What is an ingrown toenail?
An ingrown toenail occurs when the side of the nail curls down and grows into the skin around the nail.
Any toe can be affected but it commonly occurs in the big toe.
An ingrown toenail can become painful and inflamed (tender, red and swollen).
Sometimes, it can become infected, which, if left untreated, can spread and infect the underlying bone.
What causes ingrown toenails?
You can get an ingrown toenail if you:
- have tight fitting shoes, socks, or tights that crowd your toes, putting pressure on your toenails
- don't cut your toenails properly - for example too short or not straight across
- injure your toe, for example by stubbing it
- pick or tear the corners of your toenails
- have sweaty feet, making your skin soft and easier for toenails to dig in
- have toenails with naturally curved edges or that are fan-shaped.
Ingrown toenail treatments
If you have diabetes, nerve damage in your leg or foot, poor blood circulation to your foot or an infection around the nail, see your doctor or podiatrist (a medical specialist who diagnoses and treats foot conditions) immediately.
Otherwise, try this:
- soak your feet in warm water for 15 to 20 minutes, three or four times a day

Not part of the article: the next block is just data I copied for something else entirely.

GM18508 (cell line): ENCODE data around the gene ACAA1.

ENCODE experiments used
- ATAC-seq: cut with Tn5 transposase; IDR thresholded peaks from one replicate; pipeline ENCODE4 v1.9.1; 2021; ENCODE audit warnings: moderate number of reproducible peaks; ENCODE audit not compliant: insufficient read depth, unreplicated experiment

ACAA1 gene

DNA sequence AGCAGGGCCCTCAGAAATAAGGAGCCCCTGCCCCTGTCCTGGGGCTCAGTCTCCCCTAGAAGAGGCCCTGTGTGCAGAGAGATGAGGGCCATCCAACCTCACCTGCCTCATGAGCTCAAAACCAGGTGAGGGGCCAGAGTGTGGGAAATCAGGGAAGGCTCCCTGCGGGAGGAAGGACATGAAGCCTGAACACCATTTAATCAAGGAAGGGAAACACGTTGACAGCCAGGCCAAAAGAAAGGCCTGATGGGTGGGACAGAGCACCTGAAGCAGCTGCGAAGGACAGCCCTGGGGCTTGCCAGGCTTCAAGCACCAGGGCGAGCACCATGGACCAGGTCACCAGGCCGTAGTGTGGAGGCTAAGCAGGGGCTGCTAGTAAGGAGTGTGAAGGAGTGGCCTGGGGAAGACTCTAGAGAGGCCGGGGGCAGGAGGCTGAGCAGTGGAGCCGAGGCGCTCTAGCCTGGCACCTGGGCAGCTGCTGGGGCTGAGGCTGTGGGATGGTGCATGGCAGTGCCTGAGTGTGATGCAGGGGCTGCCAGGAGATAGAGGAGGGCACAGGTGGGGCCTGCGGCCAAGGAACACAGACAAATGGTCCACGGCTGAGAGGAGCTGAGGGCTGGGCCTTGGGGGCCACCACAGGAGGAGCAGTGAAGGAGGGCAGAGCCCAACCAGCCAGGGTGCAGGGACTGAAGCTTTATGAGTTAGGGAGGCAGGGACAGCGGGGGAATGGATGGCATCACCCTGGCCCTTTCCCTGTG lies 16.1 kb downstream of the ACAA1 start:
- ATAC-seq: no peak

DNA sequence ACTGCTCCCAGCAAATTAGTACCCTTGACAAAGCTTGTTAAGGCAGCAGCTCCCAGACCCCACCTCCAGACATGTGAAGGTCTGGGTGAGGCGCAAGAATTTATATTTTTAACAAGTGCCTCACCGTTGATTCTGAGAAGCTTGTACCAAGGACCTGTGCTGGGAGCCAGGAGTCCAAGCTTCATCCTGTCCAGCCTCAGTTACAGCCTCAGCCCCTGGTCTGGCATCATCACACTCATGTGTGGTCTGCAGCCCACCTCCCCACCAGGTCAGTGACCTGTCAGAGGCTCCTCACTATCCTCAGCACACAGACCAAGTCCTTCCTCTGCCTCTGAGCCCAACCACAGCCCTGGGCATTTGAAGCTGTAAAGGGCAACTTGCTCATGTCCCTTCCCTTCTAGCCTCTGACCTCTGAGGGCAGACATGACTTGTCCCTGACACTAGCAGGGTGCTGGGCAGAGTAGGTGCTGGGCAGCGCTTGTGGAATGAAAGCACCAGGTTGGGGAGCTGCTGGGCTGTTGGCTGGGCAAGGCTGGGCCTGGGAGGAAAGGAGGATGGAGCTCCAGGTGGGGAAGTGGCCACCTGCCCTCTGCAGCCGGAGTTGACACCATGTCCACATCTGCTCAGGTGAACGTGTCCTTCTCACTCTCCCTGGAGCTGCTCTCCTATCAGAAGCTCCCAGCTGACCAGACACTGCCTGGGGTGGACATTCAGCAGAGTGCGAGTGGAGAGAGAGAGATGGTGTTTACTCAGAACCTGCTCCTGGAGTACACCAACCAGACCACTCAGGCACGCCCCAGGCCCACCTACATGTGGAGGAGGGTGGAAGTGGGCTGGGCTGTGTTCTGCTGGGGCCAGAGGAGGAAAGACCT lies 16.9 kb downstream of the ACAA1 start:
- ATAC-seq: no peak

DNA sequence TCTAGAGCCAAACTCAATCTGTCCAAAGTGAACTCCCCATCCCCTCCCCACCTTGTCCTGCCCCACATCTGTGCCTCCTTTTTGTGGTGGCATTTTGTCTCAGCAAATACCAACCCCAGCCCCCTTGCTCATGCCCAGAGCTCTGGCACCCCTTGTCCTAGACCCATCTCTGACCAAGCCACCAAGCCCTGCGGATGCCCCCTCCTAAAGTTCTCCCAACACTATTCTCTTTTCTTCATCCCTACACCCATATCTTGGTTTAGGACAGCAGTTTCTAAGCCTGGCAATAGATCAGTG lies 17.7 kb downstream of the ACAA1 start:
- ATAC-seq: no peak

- then use a cotton bud to gently push away the skin from the nail
- then place a small piece of cotton dental floss under the nail and change it each time you soak your foot.
If that doesn’t work and your ingrown toenail persists, see your doctor or podiatrist. They may recommend ingrown toenail surgery to remove part or all of the nail.
Preventing ingrown toenails
To help prevent an ingrown toenail:
- wear shoes that fit properly
- keep your feet clean and dry
- trim your nails properly – briefly soak your foot in warm water before trimming, and make sure you cut straight across, without tapering or rounding the corners or cutting them too short.
People with diabetes or persistent foot problems should see a podiatrist regularly for routine foot checks and nail care.
Last reviewed: May 2015